An Examination of Women’s Self-Presentation, Social Physique Anxiety, and Setting Preferences during Injury Rehab

This study investigated whether women experience self-presentational concerns related to rehabilitation settings and explored preferences for characteristics of the social and physical treatment environment in relation to women’s Social Physique Anxiety (SPA).

Two cross-sectional studies were conducted. In Study 1, female undergraduate students (n = 134) completed four questionnaires (Social Physique Anxiety Scale; three bespoke questionnaires assessing self-presentation in rehabilitation and social and physical environment preferences) with respect to hypothetical rehabilitation scenarios. Study 2 recruited injured women who were referred for physiotherapy (n = 62) to complete the same questionnaires regarding genuine rehabilitation scenarios. Women with high SPA showed less preference for physique salient clothing than women with low SPA in both hypothetical (p = 0.001) and genuine settings (p = 0.01). In Study 2, women with high SPA also preferred that others in the clinic were female (p = 0.01) and reported significantly greater preference for private treatment spaces (p = 0.05).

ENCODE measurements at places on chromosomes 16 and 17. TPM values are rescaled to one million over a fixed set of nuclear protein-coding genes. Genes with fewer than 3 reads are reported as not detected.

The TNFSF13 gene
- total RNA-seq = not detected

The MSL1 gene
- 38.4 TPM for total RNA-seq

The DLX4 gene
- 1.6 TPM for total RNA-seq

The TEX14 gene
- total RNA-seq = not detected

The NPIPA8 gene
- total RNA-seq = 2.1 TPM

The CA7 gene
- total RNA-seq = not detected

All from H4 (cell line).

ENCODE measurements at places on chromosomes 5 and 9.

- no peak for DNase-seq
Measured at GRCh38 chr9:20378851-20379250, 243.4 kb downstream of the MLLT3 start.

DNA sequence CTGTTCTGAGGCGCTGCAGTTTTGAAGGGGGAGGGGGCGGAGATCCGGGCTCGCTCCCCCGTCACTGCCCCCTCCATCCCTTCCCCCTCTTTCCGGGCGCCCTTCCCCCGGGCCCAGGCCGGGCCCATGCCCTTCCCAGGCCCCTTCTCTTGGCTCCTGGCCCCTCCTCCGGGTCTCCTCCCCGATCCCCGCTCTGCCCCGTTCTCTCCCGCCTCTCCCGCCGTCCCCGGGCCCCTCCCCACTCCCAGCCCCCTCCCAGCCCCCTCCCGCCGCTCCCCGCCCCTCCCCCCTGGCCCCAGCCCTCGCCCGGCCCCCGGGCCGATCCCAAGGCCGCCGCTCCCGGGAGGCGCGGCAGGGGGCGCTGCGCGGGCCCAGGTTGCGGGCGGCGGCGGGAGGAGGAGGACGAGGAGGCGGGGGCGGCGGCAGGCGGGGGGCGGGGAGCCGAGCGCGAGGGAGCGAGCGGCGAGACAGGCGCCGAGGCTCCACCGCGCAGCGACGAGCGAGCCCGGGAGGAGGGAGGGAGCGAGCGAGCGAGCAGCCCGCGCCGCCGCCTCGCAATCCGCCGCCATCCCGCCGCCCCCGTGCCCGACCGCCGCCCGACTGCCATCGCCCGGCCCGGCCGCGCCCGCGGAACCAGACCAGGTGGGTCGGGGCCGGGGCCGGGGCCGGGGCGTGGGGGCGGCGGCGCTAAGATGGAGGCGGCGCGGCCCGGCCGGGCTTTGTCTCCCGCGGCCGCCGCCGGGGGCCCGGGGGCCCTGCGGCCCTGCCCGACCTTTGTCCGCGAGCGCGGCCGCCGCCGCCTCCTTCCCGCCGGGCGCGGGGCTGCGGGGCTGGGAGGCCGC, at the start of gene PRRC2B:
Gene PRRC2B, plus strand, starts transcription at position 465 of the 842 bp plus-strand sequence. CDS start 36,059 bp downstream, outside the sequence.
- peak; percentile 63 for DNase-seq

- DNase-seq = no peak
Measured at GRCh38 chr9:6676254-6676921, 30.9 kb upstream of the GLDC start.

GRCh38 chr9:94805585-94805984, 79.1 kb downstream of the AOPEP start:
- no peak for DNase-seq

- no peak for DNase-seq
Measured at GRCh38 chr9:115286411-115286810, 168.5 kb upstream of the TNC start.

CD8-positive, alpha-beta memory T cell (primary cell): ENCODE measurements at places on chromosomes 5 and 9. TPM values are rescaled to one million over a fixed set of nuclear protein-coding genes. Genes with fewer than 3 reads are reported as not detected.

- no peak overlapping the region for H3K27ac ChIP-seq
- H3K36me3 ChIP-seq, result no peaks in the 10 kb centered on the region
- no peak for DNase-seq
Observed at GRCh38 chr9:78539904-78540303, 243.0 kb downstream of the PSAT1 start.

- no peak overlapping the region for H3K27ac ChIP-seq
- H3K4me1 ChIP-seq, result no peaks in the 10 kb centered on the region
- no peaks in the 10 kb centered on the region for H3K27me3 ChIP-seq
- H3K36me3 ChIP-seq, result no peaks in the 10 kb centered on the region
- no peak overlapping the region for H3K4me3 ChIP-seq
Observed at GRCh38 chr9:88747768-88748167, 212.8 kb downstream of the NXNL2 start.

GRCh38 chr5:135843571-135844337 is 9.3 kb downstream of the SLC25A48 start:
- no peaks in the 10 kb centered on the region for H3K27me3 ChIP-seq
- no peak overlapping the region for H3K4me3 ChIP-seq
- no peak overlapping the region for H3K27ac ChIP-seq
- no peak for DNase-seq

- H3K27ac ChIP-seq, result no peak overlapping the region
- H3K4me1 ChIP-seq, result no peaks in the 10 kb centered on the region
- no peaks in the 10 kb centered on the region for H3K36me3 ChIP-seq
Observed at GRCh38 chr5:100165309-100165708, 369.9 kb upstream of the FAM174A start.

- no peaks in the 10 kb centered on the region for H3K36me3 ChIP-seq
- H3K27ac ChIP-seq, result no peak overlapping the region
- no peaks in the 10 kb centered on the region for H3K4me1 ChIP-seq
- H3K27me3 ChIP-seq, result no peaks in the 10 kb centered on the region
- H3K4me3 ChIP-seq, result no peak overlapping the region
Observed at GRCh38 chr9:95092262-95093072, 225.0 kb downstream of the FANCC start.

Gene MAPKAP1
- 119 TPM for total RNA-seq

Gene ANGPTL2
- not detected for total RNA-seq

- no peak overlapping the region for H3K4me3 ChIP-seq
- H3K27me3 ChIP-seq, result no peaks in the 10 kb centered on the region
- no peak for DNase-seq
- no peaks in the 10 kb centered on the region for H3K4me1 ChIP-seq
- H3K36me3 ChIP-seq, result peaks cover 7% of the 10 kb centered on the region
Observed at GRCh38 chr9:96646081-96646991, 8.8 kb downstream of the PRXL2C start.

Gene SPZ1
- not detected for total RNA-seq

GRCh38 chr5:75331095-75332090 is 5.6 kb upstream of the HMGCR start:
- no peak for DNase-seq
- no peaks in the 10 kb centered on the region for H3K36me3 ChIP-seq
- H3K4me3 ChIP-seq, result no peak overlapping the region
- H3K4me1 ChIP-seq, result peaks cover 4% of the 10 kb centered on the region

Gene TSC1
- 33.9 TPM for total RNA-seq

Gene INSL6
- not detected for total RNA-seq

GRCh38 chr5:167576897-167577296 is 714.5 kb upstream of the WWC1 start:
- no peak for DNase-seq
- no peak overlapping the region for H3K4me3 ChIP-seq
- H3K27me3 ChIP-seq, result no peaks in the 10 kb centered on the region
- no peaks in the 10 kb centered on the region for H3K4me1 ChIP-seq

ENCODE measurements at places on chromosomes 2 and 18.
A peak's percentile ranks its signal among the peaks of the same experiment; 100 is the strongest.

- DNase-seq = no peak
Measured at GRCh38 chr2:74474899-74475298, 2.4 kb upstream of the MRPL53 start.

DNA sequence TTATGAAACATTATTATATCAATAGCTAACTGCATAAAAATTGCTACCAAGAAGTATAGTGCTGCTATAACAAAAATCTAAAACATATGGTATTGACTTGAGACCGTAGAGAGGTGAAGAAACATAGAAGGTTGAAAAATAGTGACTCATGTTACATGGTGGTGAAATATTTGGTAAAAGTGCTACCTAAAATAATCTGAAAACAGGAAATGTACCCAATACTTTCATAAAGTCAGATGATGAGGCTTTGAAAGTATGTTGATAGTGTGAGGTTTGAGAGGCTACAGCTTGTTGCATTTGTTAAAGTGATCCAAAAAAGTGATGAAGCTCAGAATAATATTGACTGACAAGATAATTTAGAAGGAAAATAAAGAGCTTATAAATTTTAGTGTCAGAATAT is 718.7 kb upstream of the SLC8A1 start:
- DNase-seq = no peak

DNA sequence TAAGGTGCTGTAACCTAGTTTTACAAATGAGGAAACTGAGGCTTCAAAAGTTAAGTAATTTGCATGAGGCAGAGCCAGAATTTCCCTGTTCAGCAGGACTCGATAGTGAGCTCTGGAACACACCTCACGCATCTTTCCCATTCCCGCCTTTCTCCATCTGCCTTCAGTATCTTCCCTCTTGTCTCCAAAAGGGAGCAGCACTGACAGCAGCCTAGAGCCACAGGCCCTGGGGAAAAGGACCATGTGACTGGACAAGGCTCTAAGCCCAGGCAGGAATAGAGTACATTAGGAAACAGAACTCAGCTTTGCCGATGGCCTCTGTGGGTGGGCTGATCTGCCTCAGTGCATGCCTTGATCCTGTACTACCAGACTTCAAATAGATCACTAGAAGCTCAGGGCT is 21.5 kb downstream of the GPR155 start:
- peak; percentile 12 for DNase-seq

Self-presentational concerns exist in rehabilitation as in exercise settings. Results indicated inverse relationships between women’s SPA and preference for the presence of men, physique-enhancing clothing, and open-concept treatment settings. Future studies to determine the effect of self-presentational concerns on treatment adherence are needed.

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